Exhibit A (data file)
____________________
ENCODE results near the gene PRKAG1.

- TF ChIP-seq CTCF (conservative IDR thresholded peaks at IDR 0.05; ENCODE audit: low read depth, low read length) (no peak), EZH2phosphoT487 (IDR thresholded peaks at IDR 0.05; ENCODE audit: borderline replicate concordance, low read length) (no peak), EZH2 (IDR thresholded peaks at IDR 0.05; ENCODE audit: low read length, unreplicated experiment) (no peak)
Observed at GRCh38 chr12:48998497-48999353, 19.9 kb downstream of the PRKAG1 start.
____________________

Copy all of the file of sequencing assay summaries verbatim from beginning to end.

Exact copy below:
ENCODE results near the gene PRKAG1.

- TF ChIP-seq CTCF (conservative IDR thresholded peaks at IDR 0.05; ENCODE audit: low read depth, low read length) (no peak), EZH2phosphoT487 (IDR thresholded peaks at IDR 0.05; ENCODE audit: borderline replicate concordance, low read length) (no peak), EZH2 (IDR thresholded peaks at IDR 0.05; ENCODE audit: low read length, unreplicated experiment) (no peak)
Observed at GRCh38 chr12:48998497-48999353, 19.9 kb downstream of the PRKAG1 start.